Home Improvement Store vs. Family-Owned Sawmill

I really wanted to use local, natural materials for the wood in my house.  Here are some of the things that I learned…


  1. Going to a family-owned sawmill is fun for the whole family!  My son is helping drive the forklift with our siding on it.
  2. You can get uncommon types of wood.  We chose poplar lap siding, cedar shakes, and hackberry shiplap.
  3. The prices, in our case, were better than buying at the home improvement store.
  4. This wood is not kiln-dried (aka dead and dried up).  It is still alive; and when you put a screw or nail into it, it will try to heal itself, thus forming a tighter bond around the screw.
  5. As it dries naturally, it will shrink a little, thus also make your house a tighter structure.


  1. Family-owned sawmills, at least ours, do not make precise cuts.  Every piece of wood is different.
  2.  Chatter marks (striations on the wood) are much more common.
  3. Wood (especially the hackberry) will warp and cup as it gets wet and/or dries.
  4. You have to have a big trailer or make multiple trips because most people don’t have a family sawmill around the corner.


I used a woodstain on the poplar siding right away and also kept it covered with a heavy-duty plastic.  We had minimal warping and cupping with that.

The cedar shakes were also kept covered, but I had to do a two-step process with those.  Cedar has tannin in it which will bleed through regular paint/stain.  I had to first put a primer coat, then my wood stain.  The cedar did not cup or warp.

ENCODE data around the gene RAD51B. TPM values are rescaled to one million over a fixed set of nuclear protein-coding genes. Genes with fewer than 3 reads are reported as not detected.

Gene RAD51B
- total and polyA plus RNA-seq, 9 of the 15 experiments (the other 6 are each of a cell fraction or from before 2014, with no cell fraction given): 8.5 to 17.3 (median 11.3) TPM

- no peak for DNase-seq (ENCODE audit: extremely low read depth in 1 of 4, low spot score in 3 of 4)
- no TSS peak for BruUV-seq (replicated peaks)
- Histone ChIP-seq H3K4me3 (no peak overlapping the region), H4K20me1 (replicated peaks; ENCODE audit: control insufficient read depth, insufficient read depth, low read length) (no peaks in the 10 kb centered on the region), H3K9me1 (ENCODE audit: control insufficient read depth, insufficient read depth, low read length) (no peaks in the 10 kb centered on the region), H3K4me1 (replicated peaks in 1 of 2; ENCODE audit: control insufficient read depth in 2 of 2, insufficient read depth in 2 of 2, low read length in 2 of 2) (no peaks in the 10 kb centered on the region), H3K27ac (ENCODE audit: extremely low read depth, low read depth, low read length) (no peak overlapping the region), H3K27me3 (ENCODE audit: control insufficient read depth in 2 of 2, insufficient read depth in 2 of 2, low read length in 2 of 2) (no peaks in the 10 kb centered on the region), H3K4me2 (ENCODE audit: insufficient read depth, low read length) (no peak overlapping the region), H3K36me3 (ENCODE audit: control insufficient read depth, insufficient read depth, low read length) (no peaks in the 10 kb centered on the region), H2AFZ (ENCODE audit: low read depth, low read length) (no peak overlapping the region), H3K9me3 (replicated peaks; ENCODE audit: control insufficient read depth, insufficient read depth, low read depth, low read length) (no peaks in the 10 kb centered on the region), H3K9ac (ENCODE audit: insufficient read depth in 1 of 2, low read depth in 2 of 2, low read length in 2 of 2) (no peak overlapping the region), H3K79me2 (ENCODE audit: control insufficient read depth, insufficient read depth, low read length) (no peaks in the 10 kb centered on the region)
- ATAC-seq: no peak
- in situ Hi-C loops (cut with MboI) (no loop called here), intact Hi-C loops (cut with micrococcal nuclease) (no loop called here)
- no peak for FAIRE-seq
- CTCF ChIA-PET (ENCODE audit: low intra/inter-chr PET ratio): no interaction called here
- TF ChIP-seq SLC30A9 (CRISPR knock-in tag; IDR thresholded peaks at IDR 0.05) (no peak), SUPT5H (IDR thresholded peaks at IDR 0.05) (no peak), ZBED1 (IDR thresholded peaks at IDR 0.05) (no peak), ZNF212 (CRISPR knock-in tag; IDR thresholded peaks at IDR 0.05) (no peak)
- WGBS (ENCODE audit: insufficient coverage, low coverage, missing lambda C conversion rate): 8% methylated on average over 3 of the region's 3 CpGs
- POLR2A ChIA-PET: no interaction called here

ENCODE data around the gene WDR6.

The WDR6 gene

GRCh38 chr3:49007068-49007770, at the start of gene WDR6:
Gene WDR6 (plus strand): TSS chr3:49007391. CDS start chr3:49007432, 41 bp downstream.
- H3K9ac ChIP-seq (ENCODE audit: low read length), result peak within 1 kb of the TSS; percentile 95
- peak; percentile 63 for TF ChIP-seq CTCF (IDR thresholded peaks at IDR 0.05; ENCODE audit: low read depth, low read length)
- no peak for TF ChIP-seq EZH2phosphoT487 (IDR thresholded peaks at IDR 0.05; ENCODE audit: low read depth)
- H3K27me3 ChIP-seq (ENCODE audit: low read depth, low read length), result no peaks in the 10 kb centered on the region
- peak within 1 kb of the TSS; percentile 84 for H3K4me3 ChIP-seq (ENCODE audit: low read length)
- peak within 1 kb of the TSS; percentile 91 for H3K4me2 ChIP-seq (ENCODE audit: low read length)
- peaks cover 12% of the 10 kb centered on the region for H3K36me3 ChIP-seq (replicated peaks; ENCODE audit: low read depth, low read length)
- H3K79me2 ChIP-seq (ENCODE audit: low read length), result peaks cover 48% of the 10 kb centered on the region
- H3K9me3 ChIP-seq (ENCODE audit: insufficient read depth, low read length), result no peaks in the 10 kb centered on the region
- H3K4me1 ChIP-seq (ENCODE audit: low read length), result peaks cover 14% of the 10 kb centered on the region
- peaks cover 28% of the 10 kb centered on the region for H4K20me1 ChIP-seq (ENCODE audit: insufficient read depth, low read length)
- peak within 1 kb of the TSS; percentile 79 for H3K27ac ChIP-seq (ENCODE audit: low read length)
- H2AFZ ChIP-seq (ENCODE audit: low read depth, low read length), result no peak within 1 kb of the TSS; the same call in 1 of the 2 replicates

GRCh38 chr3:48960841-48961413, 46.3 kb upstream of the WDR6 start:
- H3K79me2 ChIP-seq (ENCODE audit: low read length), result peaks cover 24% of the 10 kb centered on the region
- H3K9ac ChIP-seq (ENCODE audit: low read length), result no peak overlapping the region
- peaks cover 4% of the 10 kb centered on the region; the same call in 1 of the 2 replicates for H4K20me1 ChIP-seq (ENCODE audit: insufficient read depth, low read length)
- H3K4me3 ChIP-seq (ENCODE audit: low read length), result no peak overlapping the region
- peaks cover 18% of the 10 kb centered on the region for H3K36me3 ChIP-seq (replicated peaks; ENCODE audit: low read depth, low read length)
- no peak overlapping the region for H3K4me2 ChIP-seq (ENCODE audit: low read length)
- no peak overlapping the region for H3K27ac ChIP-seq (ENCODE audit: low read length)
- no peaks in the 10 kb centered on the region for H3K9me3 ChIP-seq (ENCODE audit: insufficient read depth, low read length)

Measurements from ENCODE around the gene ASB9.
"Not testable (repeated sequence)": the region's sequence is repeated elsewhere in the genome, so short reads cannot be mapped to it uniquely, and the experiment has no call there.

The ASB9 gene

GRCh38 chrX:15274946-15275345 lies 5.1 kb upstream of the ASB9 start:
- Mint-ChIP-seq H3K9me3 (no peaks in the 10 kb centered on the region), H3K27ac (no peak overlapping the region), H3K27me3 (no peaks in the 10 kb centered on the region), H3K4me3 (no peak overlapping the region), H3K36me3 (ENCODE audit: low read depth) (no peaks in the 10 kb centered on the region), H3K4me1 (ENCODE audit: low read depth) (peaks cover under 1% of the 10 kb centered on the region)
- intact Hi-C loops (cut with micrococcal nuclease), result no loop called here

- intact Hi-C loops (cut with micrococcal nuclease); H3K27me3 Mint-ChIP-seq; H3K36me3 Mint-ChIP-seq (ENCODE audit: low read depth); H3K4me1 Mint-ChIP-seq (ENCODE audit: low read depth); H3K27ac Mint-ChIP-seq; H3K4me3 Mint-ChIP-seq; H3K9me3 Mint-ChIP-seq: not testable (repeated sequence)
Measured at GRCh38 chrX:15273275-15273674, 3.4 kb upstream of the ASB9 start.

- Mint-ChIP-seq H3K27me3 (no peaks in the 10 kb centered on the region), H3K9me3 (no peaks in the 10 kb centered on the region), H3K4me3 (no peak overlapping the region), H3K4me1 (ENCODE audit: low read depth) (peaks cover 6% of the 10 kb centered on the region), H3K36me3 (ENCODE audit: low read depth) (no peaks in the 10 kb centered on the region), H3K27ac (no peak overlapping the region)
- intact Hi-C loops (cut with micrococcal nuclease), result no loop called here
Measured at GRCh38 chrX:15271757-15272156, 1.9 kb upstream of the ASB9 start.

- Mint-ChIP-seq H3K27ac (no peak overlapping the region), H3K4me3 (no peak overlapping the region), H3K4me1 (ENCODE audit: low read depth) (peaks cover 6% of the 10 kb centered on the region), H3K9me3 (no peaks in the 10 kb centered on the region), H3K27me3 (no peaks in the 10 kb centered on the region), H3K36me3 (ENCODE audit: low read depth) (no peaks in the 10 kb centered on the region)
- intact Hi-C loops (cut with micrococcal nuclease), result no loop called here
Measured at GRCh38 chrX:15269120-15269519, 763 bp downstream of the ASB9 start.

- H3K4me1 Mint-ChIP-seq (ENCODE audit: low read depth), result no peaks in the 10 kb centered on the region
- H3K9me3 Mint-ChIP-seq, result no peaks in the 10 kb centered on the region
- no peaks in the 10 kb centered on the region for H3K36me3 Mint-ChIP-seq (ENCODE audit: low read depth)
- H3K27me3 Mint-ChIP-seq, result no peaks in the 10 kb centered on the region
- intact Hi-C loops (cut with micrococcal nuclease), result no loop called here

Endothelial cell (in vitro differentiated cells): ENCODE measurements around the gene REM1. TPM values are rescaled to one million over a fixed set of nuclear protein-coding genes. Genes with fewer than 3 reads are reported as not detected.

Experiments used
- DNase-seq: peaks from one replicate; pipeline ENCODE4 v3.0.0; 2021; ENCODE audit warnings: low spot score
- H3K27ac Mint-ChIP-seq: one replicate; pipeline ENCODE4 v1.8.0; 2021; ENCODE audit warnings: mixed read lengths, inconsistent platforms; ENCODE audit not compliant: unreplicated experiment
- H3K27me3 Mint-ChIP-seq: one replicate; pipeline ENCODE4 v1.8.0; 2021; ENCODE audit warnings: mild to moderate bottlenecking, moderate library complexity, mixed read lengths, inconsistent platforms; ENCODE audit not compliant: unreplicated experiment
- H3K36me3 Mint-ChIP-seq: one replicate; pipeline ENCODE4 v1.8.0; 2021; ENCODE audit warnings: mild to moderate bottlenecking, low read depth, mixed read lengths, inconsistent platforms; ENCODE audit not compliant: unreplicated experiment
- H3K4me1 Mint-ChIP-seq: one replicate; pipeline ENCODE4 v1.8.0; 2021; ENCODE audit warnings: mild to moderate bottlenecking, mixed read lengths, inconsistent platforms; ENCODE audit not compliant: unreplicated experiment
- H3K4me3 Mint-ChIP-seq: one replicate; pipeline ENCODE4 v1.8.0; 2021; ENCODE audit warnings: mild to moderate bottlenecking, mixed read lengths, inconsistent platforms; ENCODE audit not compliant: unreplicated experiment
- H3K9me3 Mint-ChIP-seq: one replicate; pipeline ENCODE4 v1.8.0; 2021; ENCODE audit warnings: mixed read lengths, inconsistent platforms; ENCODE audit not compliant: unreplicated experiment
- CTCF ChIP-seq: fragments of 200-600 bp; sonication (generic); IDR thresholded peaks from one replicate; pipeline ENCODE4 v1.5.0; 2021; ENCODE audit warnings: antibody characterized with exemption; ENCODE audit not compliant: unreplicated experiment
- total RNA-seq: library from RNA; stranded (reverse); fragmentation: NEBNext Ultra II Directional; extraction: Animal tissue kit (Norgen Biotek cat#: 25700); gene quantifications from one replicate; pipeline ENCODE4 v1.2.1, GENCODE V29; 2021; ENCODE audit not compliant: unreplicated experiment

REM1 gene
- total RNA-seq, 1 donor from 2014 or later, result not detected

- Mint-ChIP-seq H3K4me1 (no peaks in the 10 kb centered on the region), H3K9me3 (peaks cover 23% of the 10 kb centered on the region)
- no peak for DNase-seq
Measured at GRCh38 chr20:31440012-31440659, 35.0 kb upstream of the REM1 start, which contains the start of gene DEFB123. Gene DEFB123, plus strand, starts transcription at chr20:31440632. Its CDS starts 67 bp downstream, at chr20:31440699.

Now, to the hackberry,  I planned to use that for shiplap on the interior walls.  The family sawmill could not cut it as thin as I really wanted it to be.  It was a huge amount of wood, so I did not cover it with plastic, but it was able to breathe because each layer had sticks in between.  (This was what the lumber guy said to do.)  Maybe because it wasn’t covered in plastic, maybe because hackberry is a volatile wood, I don’t know, but that wood warped…quite a bit.

It was rough and needed to be planed down to a standard thickness.  We found a friend with a planer.  We did probably 6-8 passes through the planer on each piece of wood.  Noisy and quite time-consuming!  I made an executive decision.  We will use the hackberry for what we can–like the staircase inside maybe, but we will not use it for the interior walls.  I want straight lines on my shiplap, and I want my walls to be as lightweight as possible.  I decided to opt for 3/8″plywood, which we ripped down into approximately 6″ish strips.  The ripping was also time-consuming, but nothing like the planing and straightening that we would have had to do to each piece of hackberry.

Anyone need some hackberry?  I can sell you some!